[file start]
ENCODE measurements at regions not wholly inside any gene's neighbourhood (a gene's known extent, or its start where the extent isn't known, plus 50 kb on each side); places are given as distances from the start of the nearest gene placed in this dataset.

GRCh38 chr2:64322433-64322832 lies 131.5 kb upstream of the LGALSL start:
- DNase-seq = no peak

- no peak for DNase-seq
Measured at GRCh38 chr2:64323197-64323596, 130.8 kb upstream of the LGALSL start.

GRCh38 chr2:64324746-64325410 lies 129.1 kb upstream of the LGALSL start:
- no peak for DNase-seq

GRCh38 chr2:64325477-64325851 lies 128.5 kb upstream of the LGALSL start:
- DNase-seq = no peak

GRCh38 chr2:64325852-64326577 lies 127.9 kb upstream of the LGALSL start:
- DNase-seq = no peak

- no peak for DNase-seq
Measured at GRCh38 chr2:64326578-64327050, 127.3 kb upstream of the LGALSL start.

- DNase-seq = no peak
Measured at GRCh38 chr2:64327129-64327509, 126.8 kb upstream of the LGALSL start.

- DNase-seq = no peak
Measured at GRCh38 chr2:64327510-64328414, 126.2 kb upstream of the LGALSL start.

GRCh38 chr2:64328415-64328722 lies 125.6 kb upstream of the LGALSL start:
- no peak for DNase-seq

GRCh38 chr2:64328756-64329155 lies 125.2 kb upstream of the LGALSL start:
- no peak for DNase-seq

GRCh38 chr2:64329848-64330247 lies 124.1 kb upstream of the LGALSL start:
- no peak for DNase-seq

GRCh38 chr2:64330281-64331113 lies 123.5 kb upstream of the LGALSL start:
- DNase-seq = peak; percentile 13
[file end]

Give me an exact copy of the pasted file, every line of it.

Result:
ENCODE measurements at regions not wholly inside any gene's neighbourhood (a gene's known extent, or its start where the extent isn't known, plus 50 kb on each side); places are given as distances from the start of the nearest gene placed in this dataset.

GRCh38 chr2:64322433-64322832 lies 131.5 kb upstream of the LGALSL start:
- DNase-seq = no peak

- no peak for DNase-seq
Measured at GRCh38 chr2:64323197-64323596, 130.8 kb upstream of the LGALSL start.

GRCh38 chr2:64324746-64325410 lies 129.1 kb upstream of the LGALSL start:
- no peak for DNase-seq

GRCh38 chr2:64325477-64325851 lies 128.5 kb upstream of the LGALSL start:
- DNase-seq = no peak

GRCh38 chr2:64325852-64326577 lies 127.9 kb upstream of the LGALSL start:
- DNase-seq = no peak

- no peak for DNase-seq
Measured at GRCh38 chr2:64326578-64327050, 127.3 kb upstream of the LGALSL start.

- DNase-seq = no peak
Measured at GRCh38 chr2:64327129-64327509, 126.8 kb upstream of the LGALSL start.

- DNase-seq = no peak
Measured at GRCh38 chr2:64327510-64328414, 126.2 kb upstream of the LGALSL start.

GRCh38 chr2:64328415-64328722 lies 125.6 kb upstream of the LGALSL start:
- no peak for DNase-seq

GRCh38 chr2:64328756-64329155 lies 125.2 kb upstream of the LGALSL start:
- no peak for DNase-seq

GRCh38 chr2:64329848-64330247 lies 124.1 kb upstream of the LGALSL start:
- no peak for DNase-seq

GRCh38 chr2:64330281-64331113 lies 123.5 kb upstream of the LGALSL start:
- DNase-seq = peak; percentile 13